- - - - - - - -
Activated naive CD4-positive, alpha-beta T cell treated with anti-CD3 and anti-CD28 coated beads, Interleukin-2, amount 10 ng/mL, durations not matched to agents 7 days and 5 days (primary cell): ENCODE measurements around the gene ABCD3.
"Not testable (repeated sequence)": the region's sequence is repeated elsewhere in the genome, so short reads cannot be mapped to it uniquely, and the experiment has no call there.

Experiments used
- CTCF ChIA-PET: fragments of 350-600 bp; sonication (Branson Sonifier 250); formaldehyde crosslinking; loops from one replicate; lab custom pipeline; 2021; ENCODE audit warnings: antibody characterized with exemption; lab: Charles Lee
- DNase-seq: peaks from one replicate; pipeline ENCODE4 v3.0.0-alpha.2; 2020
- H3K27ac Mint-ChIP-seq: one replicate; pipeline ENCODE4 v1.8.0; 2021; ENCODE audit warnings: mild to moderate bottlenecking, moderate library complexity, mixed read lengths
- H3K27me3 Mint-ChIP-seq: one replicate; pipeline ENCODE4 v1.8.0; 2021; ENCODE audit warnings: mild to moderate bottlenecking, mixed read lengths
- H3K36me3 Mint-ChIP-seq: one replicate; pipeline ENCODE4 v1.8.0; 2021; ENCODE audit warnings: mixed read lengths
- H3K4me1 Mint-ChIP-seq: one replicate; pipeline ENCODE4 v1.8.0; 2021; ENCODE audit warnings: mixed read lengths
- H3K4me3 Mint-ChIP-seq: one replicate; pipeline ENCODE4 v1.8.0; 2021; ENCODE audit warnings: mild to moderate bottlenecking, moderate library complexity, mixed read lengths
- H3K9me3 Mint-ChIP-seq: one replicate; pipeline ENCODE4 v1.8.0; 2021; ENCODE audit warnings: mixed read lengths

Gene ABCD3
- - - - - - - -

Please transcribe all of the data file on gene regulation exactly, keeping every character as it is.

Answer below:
Activated naive CD4-positive, alpha-beta T cell treated with anti-CD3 and anti-CD28 coated beads, Interleukin-2, amount 10 ng/mL, durations not matched to agents 7 days and 5 days (primary cell): ENCODE measurements around the gene ABCD3.
"Not testable (repeated sequence)": the region's sequence is repeated elsewhere in the genome, so short reads cannot be mapped to it uniquely, and the experiment has no call there.

Experiments used
- CTCF ChIA-PET: fragments of 350-600 bp; sonication (Branson Sonifier 250); formaldehyde crosslinking; loops from one replicate; lab custom pipeline; 2021; ENCODE audit warnings: antibody characterized with exemption; lab: Charles Lee
- DNase-seq: peaks from one replicate; pipeline ENCODE4 v3.0.0-alpha.2; 2020
- H3K27ac Mint-ChIP-seq: one replicate; pipeline ENCODE4 v1.8.0; 2021; ENCODE audit warnings: mild to moderate bottlenecking, moderate library complexity, mixed read lengths
- H3K27me3 Mint-ChIP-seq: one replicate; pipeline ENCODE4 v1.8.0; 2021; ENCODE audit warnings: mild to moderate bottlenecking, mixed read lengths
- H3K36me3 Mint-ChIP-seq: one replicate; pipeline ENCODE4 v1.8.0; 2021; ENCODE audit warnings: mixed read lengths
- H3K4me1 Mint-ChIP-seq: one replicate; pipeline ENCODE4 v1.8.0; 2021; ENCODE audit warnings: mixed read lengths
- H3K4me3 Mint-ChIP-seq: one replicate; pipeline ENCODE4 v1.8.0; 2021; ENCODE audit warnings: mild to moderate bottlenecking, moderate library complexity, mixed read lengths
- H3K9me3 Mint-ChIP-seq: one replicate; pipeline ENCODE4 v1.8.0; 2021; ENCODE audit warnings: mixed read lengths

Gene ABCD3